A Whistle Stop Tour


After a few days dedicated to cataloguing and preparing the previous posts, Helen’s ninety-day Peru visa was up and we headed north to the border without time to spare. Our destination was Ecuador’s most populous city: the infamously dangerous Guayaquil. Our journey wasn’t without incident: due to some technicalities with Ecuadorian immigration, Helen was only granted an eight-day visa meaning that our time around the equator would be more of a flying visit.

Guayaquil’s notoriety was perhaps a little unfair, as over the last decade or so, areas of the city have undergone major renovations to increase safety. Although a lot of our time was still being spent in our hostel sorting out the jungle blog post, we visited the MalecĂ³n 2000, the redeveloped riverfront promenade. With this new image came a horde of security guards who looked on as we wandered past attractions and monuments, our favourite being the botanical gardens, taking in the evening sun.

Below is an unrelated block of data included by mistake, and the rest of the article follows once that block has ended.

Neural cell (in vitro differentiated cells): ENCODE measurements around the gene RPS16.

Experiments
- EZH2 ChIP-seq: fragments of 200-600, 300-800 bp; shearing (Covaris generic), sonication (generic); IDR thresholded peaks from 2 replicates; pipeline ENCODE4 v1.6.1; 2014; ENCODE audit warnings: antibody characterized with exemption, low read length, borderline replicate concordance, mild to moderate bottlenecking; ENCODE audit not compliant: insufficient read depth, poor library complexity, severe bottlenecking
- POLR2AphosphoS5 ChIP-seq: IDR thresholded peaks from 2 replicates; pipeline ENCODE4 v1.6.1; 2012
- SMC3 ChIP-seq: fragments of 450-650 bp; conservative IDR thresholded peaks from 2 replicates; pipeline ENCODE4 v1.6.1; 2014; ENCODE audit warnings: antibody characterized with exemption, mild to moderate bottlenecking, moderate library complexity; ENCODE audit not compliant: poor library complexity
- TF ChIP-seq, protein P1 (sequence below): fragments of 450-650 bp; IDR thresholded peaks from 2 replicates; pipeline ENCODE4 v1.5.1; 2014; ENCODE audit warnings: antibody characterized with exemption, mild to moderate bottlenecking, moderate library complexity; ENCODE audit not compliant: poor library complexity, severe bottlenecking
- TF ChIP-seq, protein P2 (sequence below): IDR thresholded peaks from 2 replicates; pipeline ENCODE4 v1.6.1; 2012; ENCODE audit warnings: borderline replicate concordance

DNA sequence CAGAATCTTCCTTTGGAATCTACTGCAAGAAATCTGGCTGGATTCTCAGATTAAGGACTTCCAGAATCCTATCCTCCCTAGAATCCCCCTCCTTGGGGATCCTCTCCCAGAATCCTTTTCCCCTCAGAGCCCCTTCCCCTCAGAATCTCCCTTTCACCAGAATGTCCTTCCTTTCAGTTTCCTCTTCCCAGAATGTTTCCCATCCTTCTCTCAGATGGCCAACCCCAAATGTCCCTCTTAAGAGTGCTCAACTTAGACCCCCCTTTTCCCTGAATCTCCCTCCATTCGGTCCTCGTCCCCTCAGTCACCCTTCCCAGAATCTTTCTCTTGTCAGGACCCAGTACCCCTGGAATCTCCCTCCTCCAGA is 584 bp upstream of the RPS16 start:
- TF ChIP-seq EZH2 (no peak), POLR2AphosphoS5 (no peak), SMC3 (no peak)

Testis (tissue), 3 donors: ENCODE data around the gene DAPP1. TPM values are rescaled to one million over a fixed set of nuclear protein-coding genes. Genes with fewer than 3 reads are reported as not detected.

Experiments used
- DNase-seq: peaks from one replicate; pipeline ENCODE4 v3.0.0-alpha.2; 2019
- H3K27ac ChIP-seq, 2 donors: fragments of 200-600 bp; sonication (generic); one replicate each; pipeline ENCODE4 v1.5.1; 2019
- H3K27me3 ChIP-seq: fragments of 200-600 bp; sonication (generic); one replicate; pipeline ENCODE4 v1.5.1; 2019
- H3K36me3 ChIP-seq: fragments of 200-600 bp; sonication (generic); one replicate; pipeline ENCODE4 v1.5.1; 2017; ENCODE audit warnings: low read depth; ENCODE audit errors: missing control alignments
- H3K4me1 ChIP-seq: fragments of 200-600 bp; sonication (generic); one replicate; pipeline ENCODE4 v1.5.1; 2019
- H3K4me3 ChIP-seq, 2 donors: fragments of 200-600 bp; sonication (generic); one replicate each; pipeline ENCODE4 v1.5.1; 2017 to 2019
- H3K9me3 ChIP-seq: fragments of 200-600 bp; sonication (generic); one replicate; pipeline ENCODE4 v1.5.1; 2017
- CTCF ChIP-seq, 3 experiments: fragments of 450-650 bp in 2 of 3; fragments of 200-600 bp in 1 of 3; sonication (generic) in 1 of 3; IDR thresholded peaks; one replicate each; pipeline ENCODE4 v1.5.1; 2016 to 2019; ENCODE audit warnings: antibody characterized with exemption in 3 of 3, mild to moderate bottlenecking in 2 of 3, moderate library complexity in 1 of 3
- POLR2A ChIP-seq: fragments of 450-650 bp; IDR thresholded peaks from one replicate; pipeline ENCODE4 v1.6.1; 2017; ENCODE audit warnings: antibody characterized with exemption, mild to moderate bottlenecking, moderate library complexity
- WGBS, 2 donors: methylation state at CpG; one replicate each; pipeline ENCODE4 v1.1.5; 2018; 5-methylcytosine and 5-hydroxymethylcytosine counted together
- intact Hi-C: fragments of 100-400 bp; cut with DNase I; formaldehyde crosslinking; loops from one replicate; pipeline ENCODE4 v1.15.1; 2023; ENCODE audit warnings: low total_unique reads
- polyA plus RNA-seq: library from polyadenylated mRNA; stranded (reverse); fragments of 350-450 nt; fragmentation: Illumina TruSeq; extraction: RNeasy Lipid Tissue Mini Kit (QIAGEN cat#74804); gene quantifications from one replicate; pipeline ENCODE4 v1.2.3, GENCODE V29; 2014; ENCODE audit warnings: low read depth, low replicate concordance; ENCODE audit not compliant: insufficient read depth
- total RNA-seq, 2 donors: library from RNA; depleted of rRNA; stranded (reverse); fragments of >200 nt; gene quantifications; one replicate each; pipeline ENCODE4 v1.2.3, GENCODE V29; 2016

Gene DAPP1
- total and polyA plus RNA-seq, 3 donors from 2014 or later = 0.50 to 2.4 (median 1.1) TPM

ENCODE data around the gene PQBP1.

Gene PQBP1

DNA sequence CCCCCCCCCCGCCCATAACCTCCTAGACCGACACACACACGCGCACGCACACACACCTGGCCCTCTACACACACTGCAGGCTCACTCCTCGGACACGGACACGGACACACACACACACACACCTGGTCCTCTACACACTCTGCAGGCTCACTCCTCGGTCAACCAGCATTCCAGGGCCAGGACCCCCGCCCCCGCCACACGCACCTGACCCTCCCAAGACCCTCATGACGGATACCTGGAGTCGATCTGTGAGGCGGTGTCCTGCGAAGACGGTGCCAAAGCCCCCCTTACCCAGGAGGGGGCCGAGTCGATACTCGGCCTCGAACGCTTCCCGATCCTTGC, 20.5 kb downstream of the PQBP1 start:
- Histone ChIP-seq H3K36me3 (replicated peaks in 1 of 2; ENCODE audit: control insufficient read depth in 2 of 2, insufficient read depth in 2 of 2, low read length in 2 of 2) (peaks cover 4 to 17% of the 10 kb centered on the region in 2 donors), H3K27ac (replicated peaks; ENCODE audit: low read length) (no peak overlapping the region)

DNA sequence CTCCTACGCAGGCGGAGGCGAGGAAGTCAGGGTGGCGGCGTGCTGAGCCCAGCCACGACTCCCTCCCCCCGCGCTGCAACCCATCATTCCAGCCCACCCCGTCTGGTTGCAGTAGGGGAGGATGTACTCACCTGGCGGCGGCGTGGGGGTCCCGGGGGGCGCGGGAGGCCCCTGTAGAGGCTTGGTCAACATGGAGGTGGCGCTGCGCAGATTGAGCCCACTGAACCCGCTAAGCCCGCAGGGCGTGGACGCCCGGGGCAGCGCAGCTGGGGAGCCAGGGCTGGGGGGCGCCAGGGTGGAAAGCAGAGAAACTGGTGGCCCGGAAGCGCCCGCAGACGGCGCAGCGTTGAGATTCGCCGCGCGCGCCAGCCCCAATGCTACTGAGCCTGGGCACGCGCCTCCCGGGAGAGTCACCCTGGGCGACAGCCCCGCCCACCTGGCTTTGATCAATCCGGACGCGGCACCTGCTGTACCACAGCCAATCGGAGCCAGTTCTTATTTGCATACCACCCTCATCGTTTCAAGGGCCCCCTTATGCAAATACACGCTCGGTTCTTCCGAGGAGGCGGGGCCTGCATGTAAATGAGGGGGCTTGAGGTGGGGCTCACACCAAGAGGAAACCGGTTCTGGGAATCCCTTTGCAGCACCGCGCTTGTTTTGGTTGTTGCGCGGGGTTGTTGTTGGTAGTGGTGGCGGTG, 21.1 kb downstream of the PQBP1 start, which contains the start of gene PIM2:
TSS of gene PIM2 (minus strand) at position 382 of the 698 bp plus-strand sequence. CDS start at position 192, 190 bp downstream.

Continuing our whistle stop tour of Ecuador, our second visit was the Andean town of Cuenca. We decided to go for a different approach here, taking the tourist bus up to the viewpoint (the cheapest option). We enjoyed our first sightseeing bus experience, even if it’s not quite how we would normally do things, especially for some of the more unique views that it gave us.

Cuenca itself was a particularly fine example of colonial architecture, with many beautifully restored facades and great stoneworking. We also visited the flower market, which, according to National Geographic is the best in the world. It seemed a little on the small side to me, but there was no denying that the bouquets were lovely.

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